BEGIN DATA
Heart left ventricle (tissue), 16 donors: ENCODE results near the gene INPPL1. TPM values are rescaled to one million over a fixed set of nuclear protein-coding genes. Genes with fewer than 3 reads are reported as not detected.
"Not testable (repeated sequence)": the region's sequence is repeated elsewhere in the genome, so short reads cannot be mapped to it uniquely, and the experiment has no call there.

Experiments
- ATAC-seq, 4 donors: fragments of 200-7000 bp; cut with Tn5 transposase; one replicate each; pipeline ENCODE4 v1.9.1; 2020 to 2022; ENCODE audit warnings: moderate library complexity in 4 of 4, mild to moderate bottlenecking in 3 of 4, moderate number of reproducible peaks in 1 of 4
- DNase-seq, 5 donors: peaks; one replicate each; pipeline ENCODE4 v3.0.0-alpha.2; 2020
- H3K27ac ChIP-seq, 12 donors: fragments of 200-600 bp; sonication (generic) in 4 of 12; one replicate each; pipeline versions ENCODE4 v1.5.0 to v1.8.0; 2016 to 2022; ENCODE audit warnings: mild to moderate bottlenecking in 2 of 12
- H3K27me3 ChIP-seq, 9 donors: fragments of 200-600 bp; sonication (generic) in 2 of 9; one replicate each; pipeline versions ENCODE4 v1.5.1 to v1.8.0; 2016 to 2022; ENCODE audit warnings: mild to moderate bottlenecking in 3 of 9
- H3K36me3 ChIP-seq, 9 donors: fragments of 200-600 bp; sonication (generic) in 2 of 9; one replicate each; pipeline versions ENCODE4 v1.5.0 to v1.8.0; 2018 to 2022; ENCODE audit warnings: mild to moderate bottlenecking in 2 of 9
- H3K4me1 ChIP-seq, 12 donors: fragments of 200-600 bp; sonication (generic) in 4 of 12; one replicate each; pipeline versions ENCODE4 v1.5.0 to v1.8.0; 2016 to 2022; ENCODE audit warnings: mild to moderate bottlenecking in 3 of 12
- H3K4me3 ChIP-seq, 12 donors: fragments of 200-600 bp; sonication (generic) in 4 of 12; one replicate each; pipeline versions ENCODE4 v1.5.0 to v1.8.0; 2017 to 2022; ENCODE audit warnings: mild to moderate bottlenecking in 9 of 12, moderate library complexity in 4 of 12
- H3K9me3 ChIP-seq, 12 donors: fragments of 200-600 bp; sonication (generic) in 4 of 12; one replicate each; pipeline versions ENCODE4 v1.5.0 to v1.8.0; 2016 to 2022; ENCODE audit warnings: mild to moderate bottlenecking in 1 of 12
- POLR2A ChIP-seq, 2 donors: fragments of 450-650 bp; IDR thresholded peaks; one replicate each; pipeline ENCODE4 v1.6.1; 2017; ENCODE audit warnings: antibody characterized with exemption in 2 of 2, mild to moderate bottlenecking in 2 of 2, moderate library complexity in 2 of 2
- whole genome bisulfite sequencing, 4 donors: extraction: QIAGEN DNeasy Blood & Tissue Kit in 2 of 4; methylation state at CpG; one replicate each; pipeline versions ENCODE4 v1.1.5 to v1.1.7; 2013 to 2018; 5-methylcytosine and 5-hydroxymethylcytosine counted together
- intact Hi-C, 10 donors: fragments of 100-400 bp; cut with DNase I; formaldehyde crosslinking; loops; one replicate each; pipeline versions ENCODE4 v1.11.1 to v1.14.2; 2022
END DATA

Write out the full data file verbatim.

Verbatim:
Heart left ventricle (tissue), 16 donors: ENCODE results near the gene INPPL1. TPM values are rescaled to one million over a fixed set of nuclear protein-coding genes. Genes with fewer than 3 reads are reported as not detected.
"Not testable (repeated sequence)": the region's sequence is repeated elsewhere in the genome, so short reads cannot be mapped to it uniquely, and the experiment has no call there.

Experiments
- ATAC-seq, 4 donors: fragments of 200-7000 bp; cut with Tn5 transposase; one replicate each; pipeline ENCODE4 v1.9.1; 2020 to 2022; ENCODE audit warnings: moderate library complexity in 4 of 4, mild to moderate bottlenecking in 3 of 4, moderate number of reproducible peaks in 1 of 4
- DNase-seq, 5 donors: peaks; one replicate each; pipeline ENCODE4 v3.0.0-alpha.2; 2020
- H3K27ac ChIP-seq, 12 donors: fragments of 200-600 bp; sonication (generic) in 4 of 12; one replicate each; pipeline versions ENCODE4 v1.5.0 to v1.8.0; 2016 to 2022; ENCODE audit warnings: mild to moderate bottlenecking in 2 of 12
- H3K27me3 ChIP-seq, 9 donors: fragments of 200-600 bp; sonication (generic) in 2 of 9; one replicate each; pipeline versions ENCODE4 v1.5.1 to v1.8.0; 2016 to 2022; ENCODE audit warnings: mild to moderate bottlenecking in 3 of 9
- H3K36me3 ChIP-seq, 9 donors: fragments of 200-600 bp; sonication (generic) in 2 of 9; one replicate each; pipeline versions ENCODE4 v1.5.0 to v1.8.0; 2018 to 2022; ENCODE audit warnings: mild to moderate bottlenecking in 2 of 9
- H3K4me1 ChIP-seq, 12 donors: fragments of 200-600 bp; sonication (generic) in 4 of 12; one replicate each; pipeline versions ENCODE4 v1.5.0 to v1.8.0; 2016 to 2022; ENCODE audit warnings: mild to moderate bottlenecking in 3 of 12
- H3K4me3 ChIP-seq, 12 donors: fragments of 200-600 bp; sonication (generic) in 4 of 12; one replicate each; pipeline versions ENCODE4 v1.5.0 to v1.8.0; 2017 to 2022; ENCODE audit warnings: mild to moderate bottlenecking in 9 of 12, moderate library complexity in 4 of 12
- H3K9me3 ChIP-seq, 12 donors: fragments of 200-600 bp; sonication (generic) in 4 of 12; one replicate each; pipeline versions ENCODE4 v1.5.0 to v1.8.0; 2016 to 2022; ENCODE audit warnings: mild to moderate bottlenecking in 1 of 12
- POLR2A ChIP-seq, 2 donors: fragments of 450-650 bp; IDR thresholded peaks; one replicate each; pipeline ENCODE4 v1.6.1; 2017; ENCODE audit warnings: antibody characterized with exemption in 2 of 2, mild to moderate bottlenecking in 2 of 2, moderate library complexity in 2 of 2
- whole genome bisulfite sequencing, 4 donors: extraction: QIAGEN DNeasy Blood & Tissue Kit in 2 of 4; methylation state at CpG; one replicate each; pipeline versions ENCODE4 v1.1.5 to v1.1.7; 2013 to 2018; 5-methylcytosine and 5-hydroxymethylcytosine counted together
- intact Hi-C, 10 donors: fragments of 100-400 bp; cut with DNase I; formaldehyde crosslinking; loops; one replicate each; pipeline versions ENCODE4 v1.11.1 to v1.14.2; 2022